Avoiding The Spam Folder 101

Chris Murdock
4 min readAug 31, 2022


As recruiters, we need our messages to reach our top candidates. This is especially important when it comes to recruiting passive candidates who are notoriously harder to reach and harder to convince. (But the passive candidates are often a better fit for your open role, so don’t give up!)

Just how do we avoid the spam folder and dodge the delete button?

1. Limit The Number Of Links In Your Outreach.

Don’t be hyper while hyperlinking. Relax. The first email in your outreach sequence sets the tone for your entire campaign. Reign in your links and be to the point in your first outreach to land in the candidate’s inbox on your first shot!

You may think that it’s best to add as many value-rich resources as you have available at your fingertips to who you’re reaching out to, but fight that instinct and remain succinct and persuasive in your messaging.

The ultimate key in your first outreach is to introduce yourself, cut to the chase, and explain exactly what the potential candidate can do or needs to do to move forward if they’re interested. The best way to nail this first message is to be short, sweet, and to the point.

2. Don’t Be Salesy!

Most of your best candidates will be passive, so we must be enticing. Convince the candidate that this role is a great fit to advance their career. But avoid the salesy lingo that registers as spam. With as many emails as passive candidates are likely to get, sticking out by holding back on sales-geared language can help establish your true purpose in reaching out.

Some other tips we swear by include:

  • Be informal and kind; “hi” and “hello” are safe, and “dear {name}” isn’t.
  • Use correct capitalization and punctuation. WORDS IN ALL CAPS or streams of !!!!!!! are big red flags. Also, weird characters. D0n’t d0 !t.
  • Google spam words. Unfortunately, this list is ever-evolving. So, before you hit send on an email campaign, Google today’s list. You’ll be glad you did when the responses flood in!

As a recruiter, you know this all too well. People who will respond to your outreach typically want to make a human connection with you. This new opportunity has just reached them, and it’s par for the course that they’ll have questions that only a dedicated person could answer. Don’t be salesy, be recruiter-y.

3. Make Sure Your Links Are Secure.

You want to make sure the links you include in your outreach actually work. Many times, URLs can change behind the scenes without you knowing. Always double-check, just in case. No one is hyperlinking random things for fun in their outreach. They’re there for a reason, meaning you probably want and or need those links included. It is part of your due diligence to ensure they direct to the right place.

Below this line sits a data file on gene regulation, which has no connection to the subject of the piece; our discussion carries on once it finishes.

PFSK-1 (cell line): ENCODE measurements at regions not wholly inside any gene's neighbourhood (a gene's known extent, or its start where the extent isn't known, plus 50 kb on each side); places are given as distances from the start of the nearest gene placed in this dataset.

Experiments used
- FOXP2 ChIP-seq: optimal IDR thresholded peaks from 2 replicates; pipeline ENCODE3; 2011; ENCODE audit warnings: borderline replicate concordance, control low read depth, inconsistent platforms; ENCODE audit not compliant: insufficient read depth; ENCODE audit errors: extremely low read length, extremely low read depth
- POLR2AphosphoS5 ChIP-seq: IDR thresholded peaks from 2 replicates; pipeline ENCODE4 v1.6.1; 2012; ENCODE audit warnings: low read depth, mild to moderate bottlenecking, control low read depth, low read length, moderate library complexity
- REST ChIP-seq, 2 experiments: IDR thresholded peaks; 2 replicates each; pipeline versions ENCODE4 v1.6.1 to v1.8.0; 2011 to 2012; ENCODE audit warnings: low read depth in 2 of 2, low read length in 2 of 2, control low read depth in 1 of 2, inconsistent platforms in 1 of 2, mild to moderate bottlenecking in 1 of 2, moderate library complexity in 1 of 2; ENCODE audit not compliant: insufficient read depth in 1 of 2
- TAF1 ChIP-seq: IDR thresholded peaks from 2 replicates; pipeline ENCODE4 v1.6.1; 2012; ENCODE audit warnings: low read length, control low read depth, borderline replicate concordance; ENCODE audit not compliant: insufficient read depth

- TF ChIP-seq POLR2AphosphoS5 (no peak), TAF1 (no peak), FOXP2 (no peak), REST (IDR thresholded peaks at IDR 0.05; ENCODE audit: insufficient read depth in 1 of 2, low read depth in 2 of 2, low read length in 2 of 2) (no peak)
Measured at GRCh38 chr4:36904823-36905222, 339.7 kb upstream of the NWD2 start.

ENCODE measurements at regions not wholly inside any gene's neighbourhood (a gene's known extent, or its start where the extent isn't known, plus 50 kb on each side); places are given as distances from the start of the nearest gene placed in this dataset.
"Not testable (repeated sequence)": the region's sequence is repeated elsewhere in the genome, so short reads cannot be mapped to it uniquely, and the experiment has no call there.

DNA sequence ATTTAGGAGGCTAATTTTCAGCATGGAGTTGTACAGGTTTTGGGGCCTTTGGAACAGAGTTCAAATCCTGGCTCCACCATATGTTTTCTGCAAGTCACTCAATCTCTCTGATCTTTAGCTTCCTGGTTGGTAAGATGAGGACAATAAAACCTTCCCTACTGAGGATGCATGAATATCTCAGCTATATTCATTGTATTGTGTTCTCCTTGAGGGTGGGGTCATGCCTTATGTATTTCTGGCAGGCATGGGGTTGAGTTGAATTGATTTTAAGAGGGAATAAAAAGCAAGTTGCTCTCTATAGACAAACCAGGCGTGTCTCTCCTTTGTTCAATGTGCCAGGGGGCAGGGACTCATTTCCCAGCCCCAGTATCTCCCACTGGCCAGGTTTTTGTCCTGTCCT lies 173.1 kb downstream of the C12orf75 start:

• “How do I know if a link is secure?” Thanks for asking. Plug it into https://www.ssl.com/info/. If it’s not secure, don’t use it.
  • Forego long, complex URLs. Try to clean it up! Leverage a tool like bit.ly to simplify URLs
  • Double check that your links are active. Code is fickle. It doesn’t always copy and paste data the way we tell it to. Always double-check that your links are linking!

This sentiment boils down to keeping a close eye on what you are sending to potential candidates. This first message could very well be your first and last chance to make an impression. Chances are, broken links can prevent potential candidates from responding or reading the rest of the message at all.

BONUS : Email Template Resource — Recruiting Outreach Email Templates that Convert

4. Double-Check For Typos. Maybe Even Triple-Check.

Our last point brings us to this greater, general rule. You’re already fighting a bit of an uphill battle to demand candidates’ attention; you don’t want anything in the way of securing an avenue for communication with them. Something that compels people to disregard messages or emails altogether is just one or two simple grammar or spelling mistakes.

Often, egregious misspelling can be a telltale sign of spam. Don’t give candidates the opportunity to trash your message based on first grammatical impressions. We’re not perfect, but the email world is relentless. No room for mistakes here! Simply plug your emails into Grammarly. It’s free, and it takes two seconds.

5. Use The Recipient’s Name In The Subject Line.

Personalization is super simple and interestingly gets you far in the process. Again, this just reiterates how important a person-to-person connection is to the recruiting process, especially if your first introduction is via your outreach techniques.

Here are some other benefits of using the recipient’s name in the subject line:

  • It leads spam filters to believe that you’re a trusted source.
  • Open rates are proven to be higher when the recipient sees their name in the subject line.
  • Find common ground with the candidate and reference it in the subject line.

By using the tool of personalization, you can get a lot further from the spam folder and a lot further in your hiring process with potential candidates. Using these 5 simple steps with every candidate email you send will take your candidate sourcing strategies and outreach to the next level. Is it easier to send mass, spammy emails? Yes.

But if the top candidates, we call those the Diamond Candidates, don’t open the message, your work is for nothing.

Take time to craft a personalized email and triple-check your grammar, spelling, and links. The extra time you take in the beginning will save hours in the end!

This article was originally published on IQTalent’s blog by Hannah Kenney.



Chris Murdock

Chris is the Co-Founder & Senior Partner at IQTalent Partners, a professional service firm focused on finding, assessing and hiring key talent for teams.